Wisdom and ignorance, Part 8: Hang together of hang separately.

It's rough out there. I'm not telling you anything you don't already know. But waiting for everything to come back the way it was is certain catastrophe.



Let me remind you of the way it was as little as 10 years ago. Media was in the ascendancy with the popularity of the web, investment money flowing, Big Business doing the heavy lifting in subsidizing the market and getting the benefit of start-ups doing the R&D. Everyone was getting rich.



Then Big Business believed it's own press and said: why do we need the media or even these annoying little start-ups? Some smart people started asking when was the internet actually going to make money? Not so smart people started looking for subprime loans to refinance their over valuated homes. Media companies started laying off staff as ad revenue dried up.



As magazines and website media went out of business. Investors no longer had an objective, third-party view of the start-ups and stopped investing in whole segments. Big Business started pricing out the start-ups, driving down evaluations and buying the small companies at pennies on the dollar.



That's where we are today. The economic ecology is unraveled and most everyone is waiting for someone to put it back the way it was…. except for some smart people.



There is a nascent "re-understanding" of the symbiotic, though sometimes combative relationship between business and media, but that relationship can only be reborn outside of the realm of Big Business. Small business, especially the technology start-ups, have the most to gain and lose in both the short and long term in supporting, i.e. subsidizing media.



Bottom Line: Small business needs to subsidize free journalism to keep valuations high and to compete in the market against big business. If there is regular discussion in the media of the relative merits of new technologies or innovative approaches to current technology, the investment community and the customer has better reason to invest and try with small business has to offer. That increases sales, attracts potential employees and eases the path to investment.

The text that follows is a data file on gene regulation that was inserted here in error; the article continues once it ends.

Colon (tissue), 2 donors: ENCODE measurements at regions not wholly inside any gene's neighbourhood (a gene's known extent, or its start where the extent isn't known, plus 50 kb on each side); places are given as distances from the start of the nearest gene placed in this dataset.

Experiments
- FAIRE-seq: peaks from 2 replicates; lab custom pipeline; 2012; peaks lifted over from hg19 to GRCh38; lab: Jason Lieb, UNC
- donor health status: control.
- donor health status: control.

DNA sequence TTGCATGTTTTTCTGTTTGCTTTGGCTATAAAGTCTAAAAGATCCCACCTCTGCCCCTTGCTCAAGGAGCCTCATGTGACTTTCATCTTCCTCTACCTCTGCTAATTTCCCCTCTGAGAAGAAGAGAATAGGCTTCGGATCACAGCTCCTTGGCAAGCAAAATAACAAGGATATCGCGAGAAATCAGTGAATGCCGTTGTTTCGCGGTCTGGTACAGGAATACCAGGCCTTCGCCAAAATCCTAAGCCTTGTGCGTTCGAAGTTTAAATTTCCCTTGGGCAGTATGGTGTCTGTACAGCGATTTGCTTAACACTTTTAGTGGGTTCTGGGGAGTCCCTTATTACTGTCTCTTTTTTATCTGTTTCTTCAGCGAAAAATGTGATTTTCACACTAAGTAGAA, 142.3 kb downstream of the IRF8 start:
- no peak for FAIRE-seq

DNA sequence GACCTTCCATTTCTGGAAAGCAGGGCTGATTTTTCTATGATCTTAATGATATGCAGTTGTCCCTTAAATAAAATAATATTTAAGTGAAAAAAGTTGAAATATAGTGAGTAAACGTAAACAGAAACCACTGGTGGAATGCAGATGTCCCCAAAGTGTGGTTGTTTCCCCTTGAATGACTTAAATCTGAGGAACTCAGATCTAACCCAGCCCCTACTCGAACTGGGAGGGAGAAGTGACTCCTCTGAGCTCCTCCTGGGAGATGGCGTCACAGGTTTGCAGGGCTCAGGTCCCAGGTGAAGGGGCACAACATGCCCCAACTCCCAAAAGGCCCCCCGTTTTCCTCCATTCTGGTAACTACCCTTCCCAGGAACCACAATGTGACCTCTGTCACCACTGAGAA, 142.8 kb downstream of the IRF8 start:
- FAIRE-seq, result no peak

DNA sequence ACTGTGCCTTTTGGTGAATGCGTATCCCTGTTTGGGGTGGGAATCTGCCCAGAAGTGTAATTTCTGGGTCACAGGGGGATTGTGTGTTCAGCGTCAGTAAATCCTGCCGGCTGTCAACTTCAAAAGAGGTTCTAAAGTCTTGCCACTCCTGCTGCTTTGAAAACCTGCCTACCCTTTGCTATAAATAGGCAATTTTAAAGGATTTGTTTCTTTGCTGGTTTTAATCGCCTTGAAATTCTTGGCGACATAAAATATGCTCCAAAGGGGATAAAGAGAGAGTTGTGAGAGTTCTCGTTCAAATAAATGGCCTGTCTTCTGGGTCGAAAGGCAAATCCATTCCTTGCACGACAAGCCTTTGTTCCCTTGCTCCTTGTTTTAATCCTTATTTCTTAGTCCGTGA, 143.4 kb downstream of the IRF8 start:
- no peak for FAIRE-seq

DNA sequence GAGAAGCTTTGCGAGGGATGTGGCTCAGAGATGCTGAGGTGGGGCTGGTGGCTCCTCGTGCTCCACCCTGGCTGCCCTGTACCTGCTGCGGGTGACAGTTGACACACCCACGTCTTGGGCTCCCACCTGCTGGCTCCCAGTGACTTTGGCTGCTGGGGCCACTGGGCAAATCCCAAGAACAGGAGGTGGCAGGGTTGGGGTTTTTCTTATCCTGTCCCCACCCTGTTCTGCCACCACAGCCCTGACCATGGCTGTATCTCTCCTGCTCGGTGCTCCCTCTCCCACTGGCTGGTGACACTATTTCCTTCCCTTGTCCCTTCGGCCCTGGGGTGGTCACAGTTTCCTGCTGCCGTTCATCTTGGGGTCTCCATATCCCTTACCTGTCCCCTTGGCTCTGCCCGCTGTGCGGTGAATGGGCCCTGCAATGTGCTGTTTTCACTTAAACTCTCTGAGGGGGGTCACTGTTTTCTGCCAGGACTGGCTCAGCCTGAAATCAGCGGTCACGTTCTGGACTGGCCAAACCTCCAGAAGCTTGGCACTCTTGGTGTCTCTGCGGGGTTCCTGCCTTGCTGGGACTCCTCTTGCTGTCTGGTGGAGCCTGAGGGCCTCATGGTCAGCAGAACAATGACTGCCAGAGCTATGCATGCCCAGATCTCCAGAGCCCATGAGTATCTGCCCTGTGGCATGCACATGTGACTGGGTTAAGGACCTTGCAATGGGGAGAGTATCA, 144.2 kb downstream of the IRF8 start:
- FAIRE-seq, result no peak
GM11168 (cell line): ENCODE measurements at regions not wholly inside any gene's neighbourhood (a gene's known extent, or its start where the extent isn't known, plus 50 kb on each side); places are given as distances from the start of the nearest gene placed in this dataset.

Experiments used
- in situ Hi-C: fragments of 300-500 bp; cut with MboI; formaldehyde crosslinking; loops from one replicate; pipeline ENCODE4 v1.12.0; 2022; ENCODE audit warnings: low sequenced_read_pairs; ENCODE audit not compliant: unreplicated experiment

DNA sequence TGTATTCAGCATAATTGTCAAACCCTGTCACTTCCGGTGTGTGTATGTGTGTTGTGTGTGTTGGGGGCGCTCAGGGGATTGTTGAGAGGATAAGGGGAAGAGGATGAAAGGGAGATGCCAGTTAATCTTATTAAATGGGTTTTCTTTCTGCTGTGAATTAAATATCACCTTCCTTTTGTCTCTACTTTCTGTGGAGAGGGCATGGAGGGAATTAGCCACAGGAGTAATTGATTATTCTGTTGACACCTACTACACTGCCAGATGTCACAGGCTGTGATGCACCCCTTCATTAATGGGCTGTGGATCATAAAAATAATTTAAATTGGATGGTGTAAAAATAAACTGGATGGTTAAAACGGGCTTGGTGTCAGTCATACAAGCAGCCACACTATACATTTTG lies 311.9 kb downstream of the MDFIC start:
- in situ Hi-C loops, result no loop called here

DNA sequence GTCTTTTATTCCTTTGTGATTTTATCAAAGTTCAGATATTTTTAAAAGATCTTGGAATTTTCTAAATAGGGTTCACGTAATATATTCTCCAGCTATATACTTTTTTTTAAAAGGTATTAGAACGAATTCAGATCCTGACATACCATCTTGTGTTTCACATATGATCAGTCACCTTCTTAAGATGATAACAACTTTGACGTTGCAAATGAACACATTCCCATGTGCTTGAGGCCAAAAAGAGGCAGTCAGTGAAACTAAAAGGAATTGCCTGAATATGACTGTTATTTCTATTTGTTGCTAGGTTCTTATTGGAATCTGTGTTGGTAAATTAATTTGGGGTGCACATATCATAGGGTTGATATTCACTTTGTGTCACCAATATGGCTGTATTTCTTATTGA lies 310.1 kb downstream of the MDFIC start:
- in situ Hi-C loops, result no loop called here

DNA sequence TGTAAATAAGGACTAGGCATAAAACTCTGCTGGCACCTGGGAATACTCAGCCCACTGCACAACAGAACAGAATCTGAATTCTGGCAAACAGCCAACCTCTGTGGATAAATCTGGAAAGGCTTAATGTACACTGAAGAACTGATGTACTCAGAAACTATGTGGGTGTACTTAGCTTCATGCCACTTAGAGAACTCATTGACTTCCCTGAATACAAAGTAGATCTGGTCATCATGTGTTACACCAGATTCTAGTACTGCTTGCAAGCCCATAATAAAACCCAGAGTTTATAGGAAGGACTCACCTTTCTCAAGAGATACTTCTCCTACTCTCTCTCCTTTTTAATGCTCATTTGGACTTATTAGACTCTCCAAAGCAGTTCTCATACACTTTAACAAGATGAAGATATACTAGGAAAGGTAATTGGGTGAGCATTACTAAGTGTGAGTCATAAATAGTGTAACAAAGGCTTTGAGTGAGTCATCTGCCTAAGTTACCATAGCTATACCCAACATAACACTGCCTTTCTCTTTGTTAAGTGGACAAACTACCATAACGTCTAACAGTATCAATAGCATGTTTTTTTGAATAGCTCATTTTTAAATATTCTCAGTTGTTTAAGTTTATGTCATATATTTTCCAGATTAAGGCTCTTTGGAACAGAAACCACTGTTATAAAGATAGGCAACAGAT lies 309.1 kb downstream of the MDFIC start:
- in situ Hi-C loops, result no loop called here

Earlier this week I recommended the idea of a large group of small companies taking out a single one-page ad in any publication they choose as a way of increasing editorial space and hiring journalists. That's an in-the-box idea. In an out-of-the-box mindset, my corporation has been working for several months to bootstrap a new type of publication that offers direct sponsorship of articles that are shared through a media network. The latter idea is finally gaining some traction thanks to the absolute dearth of mid range news coverage in B2B media.



Embracing either or both of those ideas is a leadership position, but for those who are reluctant to take the plunge, there are other options. TechInsights (the former CMP) has a wide variety of sponsorship and subscription programs that provide support for the media. TechInsights' CEO Paul Miller has spoken of these possibilities in several venues. Extension Media, IB Systems, SOC Central and the RTC Group all have similar outreaches beyond just advertising and all of them support the media for various technical markets.



But partnership is a two-way street. It is not just sending money into media houses that solves the problem. The media houses themselves have to recognize the potential of working with small companies with small budgets and they need to create programs and packages that work within very different constraints than Big Business budgets.



Big Business has retreated into walled fortresses, running audience-captive trade shows, user groups and internal media programs. The B2B media needs to recognize that they now have a major, antagonistic competitor that once was their largest customer. The opportunity to partner with the small businesses in the tech community has the potential for greater profit, growth and innovation.



There is one more issue to be discussed that will open up the future of media and the growth of technology companies. And it rests on the shoulders of the media. But that is the next, and last part of this series.